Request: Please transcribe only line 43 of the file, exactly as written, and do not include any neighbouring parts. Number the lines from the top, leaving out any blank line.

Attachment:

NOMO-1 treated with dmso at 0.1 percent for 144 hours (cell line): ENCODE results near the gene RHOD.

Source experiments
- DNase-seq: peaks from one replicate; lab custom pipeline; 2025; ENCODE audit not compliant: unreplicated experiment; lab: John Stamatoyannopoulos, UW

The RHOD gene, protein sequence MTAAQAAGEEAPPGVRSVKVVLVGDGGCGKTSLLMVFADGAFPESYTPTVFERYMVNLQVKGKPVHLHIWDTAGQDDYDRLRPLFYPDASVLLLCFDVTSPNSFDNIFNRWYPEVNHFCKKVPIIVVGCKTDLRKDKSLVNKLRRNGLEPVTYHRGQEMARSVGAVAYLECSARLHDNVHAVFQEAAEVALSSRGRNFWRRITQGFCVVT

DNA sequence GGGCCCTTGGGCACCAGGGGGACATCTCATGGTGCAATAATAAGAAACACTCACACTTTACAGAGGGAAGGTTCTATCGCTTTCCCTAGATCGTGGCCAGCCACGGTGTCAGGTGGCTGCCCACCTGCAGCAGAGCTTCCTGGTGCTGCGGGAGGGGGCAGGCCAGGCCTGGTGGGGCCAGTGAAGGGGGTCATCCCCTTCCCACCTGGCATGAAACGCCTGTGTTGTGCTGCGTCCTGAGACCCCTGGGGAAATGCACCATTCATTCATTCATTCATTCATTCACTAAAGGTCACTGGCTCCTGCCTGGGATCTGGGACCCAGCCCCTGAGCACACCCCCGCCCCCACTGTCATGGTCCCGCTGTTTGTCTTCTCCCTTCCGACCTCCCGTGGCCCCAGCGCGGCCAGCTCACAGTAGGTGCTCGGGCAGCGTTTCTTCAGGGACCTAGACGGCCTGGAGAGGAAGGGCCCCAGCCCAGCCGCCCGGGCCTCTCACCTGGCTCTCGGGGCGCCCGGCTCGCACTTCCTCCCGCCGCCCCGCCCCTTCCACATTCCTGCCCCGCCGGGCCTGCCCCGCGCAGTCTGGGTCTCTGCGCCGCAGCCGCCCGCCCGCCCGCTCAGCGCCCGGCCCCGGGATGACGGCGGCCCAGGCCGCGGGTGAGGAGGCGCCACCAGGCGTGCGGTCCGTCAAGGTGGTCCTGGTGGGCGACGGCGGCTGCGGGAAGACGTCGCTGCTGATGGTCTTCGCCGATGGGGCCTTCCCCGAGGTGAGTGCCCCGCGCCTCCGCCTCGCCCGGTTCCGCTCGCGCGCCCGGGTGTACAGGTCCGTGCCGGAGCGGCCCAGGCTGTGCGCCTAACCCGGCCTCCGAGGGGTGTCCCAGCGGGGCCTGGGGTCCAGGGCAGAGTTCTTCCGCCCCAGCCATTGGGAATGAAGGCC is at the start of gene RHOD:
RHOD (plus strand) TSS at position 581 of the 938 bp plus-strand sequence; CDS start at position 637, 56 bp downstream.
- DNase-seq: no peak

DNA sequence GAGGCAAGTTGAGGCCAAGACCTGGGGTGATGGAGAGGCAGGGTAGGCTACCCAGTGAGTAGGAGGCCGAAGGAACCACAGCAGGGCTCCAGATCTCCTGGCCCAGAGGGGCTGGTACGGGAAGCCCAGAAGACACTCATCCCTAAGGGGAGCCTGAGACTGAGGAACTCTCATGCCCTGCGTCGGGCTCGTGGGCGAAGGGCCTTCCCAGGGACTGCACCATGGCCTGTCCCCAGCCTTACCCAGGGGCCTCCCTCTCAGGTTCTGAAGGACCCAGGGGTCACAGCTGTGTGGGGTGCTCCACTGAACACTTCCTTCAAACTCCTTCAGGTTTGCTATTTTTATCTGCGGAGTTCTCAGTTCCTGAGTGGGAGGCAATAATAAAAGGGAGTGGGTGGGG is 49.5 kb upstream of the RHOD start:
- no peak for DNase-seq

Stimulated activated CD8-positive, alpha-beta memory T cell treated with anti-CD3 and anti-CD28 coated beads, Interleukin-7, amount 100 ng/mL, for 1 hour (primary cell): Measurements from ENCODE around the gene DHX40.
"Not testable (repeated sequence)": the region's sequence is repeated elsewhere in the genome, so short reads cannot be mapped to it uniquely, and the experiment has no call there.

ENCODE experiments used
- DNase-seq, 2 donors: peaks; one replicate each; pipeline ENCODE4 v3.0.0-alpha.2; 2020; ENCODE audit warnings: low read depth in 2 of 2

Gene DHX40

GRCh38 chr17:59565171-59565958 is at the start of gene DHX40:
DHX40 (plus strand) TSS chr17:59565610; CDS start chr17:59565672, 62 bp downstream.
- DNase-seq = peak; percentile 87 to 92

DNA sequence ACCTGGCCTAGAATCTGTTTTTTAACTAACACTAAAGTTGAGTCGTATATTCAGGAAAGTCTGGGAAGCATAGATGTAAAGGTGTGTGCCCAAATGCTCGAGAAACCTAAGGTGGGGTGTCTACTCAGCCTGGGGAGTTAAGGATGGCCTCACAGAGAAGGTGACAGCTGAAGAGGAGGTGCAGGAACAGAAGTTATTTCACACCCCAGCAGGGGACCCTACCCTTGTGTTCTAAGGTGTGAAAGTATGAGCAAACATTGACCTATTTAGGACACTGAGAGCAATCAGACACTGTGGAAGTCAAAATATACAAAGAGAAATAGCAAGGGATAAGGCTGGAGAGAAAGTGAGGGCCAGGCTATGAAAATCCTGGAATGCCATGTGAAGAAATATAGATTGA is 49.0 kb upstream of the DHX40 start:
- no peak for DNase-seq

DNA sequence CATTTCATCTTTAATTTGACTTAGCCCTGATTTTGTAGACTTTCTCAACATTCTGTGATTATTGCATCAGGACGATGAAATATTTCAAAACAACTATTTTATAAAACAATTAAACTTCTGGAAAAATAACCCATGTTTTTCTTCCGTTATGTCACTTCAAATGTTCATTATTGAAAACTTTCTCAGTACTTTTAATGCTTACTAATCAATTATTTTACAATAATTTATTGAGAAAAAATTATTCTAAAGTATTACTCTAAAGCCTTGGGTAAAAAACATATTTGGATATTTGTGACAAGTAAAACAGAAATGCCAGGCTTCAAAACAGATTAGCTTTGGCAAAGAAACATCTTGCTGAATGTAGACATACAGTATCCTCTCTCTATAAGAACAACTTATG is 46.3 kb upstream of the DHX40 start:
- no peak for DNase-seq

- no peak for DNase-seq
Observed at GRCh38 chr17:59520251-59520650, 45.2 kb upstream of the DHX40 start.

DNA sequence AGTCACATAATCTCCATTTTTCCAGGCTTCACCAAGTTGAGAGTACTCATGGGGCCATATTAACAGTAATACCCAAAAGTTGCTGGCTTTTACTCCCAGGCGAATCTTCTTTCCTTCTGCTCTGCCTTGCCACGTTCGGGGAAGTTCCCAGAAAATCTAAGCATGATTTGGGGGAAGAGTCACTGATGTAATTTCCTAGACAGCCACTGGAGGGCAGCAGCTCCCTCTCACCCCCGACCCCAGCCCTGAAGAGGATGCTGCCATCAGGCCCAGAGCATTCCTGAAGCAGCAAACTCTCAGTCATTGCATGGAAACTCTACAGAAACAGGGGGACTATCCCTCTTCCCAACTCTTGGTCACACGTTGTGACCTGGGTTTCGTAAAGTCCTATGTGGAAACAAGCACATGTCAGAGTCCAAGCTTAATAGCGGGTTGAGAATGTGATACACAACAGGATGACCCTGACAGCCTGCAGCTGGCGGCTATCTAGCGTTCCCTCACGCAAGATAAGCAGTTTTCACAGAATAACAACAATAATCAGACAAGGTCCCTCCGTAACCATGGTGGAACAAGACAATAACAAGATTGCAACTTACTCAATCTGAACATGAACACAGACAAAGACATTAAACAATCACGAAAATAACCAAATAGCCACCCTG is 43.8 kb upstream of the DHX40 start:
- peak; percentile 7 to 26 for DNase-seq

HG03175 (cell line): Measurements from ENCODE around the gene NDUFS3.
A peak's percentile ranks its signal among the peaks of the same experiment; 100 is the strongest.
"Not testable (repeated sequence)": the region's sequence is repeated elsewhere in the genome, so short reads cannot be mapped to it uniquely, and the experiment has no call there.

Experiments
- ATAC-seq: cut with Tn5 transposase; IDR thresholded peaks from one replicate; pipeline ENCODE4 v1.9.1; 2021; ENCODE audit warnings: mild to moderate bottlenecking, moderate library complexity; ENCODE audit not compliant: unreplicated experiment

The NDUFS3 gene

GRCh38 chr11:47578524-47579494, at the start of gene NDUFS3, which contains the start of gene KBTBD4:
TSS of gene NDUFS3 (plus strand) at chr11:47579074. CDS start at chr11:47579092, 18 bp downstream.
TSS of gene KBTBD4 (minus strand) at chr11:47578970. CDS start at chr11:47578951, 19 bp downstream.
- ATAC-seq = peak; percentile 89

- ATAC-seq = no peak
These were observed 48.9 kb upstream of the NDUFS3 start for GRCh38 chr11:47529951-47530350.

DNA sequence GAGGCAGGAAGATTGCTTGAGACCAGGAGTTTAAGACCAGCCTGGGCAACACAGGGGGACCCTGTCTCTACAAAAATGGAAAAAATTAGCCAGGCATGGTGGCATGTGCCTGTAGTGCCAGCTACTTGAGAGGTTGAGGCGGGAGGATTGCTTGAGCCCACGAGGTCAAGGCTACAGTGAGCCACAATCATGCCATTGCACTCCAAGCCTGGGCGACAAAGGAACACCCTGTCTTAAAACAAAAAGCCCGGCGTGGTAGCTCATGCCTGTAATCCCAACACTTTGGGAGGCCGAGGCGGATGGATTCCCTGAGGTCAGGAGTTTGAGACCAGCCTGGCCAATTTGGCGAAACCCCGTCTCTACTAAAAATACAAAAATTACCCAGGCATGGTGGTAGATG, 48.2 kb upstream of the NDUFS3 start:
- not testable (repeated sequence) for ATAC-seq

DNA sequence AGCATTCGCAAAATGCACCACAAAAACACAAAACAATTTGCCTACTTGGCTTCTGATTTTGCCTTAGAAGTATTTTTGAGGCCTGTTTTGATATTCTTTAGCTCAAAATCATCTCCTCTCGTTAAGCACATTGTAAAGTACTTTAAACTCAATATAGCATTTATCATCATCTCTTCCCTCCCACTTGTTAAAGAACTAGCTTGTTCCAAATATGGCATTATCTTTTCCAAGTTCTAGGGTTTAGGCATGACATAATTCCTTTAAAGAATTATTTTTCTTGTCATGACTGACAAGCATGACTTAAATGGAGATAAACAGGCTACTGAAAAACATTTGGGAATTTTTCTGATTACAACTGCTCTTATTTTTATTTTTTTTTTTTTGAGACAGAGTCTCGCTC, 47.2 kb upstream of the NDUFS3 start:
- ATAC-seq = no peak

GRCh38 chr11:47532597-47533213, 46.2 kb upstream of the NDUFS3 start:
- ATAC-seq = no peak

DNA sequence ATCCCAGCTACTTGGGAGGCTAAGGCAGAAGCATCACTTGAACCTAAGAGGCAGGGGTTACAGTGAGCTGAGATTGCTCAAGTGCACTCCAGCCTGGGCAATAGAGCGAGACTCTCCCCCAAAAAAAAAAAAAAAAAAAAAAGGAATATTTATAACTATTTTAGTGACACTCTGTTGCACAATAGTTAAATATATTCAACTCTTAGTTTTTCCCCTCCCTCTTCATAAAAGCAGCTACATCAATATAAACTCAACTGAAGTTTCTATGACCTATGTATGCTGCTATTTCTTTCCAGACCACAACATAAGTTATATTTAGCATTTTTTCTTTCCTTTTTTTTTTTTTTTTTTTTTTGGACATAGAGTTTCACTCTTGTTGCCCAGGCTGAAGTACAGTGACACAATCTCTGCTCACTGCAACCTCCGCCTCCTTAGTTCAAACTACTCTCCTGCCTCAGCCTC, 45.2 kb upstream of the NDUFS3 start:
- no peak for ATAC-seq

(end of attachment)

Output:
- ATAC-seq = no peak